Astronauts Pack Up Japanese Cargo Carrier
The Japanese Logistics Module - Exposed Section (JLE), or "Jelly," is handed over from Endeavour's remote manipulator system to the space station's remote manipulator system (Canadarm2) during unberthing and mating operations on July 21, 2009 during the STS-127 mission.
Credit: NASA.

Astronauts on the International Space Station will get back to work Sunday after a much needed day off in order to retrieve a Japanese cargo carrier from the outpost?s brand new experiment porch.

Nicknamed ?Jelly? by the astronauts, the cargo carrier will be removed from the porch on the edge of the station?s $1 billion Kibo lab using the station?s robotic arm and passed off to Endeavour?s own space crane so it can be secured for the trip home on Friday. It?s a tricky bit of robotics work, but one that is nearly the reverse of maneuvers used to install the pallet last week.

?The good thing on this mission is that a lot of the robotics activities, you put it back the same way you got it out,? said shuttle pilot Doug Hurley, who will help fly the station?s arm today, in a NASA interview. He and his crewmates took their first day off in more than a week on Saturday to rest up from four grueling spacewalks and tough robotic arm work at the station.

Endeavour astronauts temporarily attached the Jelly carrier to Kibo?s new porch so that its three payloads - two science experiments and an advanced communications system - could be transferred to the external exposure facility. The pallet will be returned to Earth on Endeavour so more experiments can be shipped up to the station later.

In addition to their robotic arm work, the 13 Endeavour and station astronauts will discuss their flight with reporters this afternoon during a joint crew conference. Station commander Gennady Padalka of Russia and astronaut Koichi Wakata of Japan also spoke with Japanese dignitaries and students early this morning. ?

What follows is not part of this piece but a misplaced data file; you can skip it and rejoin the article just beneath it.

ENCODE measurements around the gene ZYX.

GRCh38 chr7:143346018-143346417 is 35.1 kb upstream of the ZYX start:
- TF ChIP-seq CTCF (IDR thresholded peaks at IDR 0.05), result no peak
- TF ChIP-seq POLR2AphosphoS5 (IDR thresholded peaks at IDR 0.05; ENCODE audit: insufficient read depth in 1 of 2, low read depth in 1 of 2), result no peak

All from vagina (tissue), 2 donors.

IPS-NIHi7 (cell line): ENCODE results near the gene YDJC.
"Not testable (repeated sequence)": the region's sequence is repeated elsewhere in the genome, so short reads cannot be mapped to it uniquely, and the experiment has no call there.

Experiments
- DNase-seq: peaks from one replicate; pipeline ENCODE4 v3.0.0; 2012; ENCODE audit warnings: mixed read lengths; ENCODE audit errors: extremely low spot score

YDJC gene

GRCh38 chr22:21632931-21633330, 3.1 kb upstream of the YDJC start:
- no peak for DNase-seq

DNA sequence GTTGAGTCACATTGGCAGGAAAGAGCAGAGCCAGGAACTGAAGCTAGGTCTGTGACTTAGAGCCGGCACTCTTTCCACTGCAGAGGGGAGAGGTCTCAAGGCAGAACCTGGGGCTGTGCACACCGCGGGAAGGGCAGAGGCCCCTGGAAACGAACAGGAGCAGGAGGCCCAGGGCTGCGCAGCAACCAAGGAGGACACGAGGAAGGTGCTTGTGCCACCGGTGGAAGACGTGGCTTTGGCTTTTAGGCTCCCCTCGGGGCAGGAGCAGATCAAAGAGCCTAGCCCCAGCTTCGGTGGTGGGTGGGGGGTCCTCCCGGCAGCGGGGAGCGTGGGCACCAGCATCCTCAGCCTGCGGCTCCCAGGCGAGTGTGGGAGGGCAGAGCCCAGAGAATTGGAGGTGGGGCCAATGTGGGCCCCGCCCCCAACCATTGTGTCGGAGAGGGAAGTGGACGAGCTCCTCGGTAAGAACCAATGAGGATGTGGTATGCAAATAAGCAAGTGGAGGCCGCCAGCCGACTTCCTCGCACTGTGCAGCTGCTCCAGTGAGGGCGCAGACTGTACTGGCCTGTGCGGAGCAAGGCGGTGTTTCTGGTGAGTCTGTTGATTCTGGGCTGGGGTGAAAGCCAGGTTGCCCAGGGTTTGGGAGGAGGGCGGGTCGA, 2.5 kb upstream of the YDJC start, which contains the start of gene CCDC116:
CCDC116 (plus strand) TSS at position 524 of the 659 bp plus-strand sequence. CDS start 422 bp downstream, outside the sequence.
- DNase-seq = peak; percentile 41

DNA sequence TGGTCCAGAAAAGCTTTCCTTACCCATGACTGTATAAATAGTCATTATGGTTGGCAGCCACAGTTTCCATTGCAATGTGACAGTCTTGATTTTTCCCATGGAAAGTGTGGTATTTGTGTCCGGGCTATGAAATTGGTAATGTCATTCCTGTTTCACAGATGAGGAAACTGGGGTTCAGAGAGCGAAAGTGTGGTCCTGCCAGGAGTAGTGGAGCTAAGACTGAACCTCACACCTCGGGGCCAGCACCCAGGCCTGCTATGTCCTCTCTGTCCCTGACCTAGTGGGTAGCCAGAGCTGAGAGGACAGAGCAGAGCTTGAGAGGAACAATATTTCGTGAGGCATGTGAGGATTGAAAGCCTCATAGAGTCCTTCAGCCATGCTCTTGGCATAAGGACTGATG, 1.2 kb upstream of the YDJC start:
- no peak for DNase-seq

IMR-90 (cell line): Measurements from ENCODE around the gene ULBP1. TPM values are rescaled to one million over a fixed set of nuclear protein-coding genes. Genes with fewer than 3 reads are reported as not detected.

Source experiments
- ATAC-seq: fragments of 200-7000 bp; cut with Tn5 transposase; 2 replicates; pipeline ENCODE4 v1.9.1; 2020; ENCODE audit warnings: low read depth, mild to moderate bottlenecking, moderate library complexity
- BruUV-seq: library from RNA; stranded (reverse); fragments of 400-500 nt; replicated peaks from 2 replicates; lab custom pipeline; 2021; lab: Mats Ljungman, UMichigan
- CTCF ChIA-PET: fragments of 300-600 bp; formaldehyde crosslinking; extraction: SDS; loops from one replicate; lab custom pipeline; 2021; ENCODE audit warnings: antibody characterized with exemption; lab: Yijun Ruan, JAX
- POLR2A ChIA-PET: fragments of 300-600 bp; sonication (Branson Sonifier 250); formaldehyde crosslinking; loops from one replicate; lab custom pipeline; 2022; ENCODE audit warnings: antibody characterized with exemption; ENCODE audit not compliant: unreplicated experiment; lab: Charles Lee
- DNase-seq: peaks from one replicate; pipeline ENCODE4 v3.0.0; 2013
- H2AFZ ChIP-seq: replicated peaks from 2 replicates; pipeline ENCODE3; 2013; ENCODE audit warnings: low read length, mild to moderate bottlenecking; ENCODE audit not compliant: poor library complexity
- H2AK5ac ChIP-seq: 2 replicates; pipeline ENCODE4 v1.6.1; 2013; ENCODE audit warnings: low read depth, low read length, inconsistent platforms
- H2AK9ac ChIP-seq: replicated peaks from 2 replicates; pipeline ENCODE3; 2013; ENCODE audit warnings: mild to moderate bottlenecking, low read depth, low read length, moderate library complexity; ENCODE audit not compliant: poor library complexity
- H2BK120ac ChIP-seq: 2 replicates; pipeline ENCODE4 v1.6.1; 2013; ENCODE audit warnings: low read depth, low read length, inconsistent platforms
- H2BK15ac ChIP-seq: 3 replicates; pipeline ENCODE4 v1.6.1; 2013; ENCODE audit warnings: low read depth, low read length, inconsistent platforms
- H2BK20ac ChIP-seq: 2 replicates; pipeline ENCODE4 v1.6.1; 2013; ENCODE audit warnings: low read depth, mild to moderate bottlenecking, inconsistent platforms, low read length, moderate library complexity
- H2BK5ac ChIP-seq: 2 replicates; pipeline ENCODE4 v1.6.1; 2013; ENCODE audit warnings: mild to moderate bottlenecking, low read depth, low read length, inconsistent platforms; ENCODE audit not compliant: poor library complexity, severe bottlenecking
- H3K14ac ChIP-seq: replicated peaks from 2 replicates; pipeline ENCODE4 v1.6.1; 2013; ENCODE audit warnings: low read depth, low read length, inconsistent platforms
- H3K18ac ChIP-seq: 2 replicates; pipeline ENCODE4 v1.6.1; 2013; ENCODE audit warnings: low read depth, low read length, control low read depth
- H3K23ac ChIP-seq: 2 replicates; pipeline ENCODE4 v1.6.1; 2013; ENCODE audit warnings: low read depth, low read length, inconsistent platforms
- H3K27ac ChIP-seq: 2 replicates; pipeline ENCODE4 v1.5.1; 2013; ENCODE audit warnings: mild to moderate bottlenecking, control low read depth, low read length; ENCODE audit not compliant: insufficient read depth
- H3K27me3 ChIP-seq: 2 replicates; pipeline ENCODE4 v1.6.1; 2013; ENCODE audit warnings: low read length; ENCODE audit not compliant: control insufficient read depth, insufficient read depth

Mission Control told the astronauts today that they will not have to repair part of the space station?s American-built carbon dioxide removal system that cleans the air inside the outpost. A heater glitch that tripped a circuit breaker sent the system offline on Saturday, leaving only the station?s Russian carbon dioxide scrubber in its Russian-built segment available to clean the air of the crowded space station.

Engineers on Earth later managed to restart American system late Saturday from Mission Control in Houston by using a built-in manual mode.

Endeavour?s crew is entering the homestretch of a tricky 16-day construction flight to the station. The astronauts delivered a new crewmember and the experiment porch during four challenging spacewalks. The fifth and last spacewalk of the mission is set for Monday.

Endeavour is due to leave the space station Tuesday and land July 31.

  • Video - The Kibo Lab: Japan's Hope in Space - Part 1, Part 2
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SPACE.com is providing continuous coverage of STS-127 with reporter Clara Moskowitz and senior editor Tariq Malik in New York. Click here for mission updates and SPACE.com's live NASA TV video feed.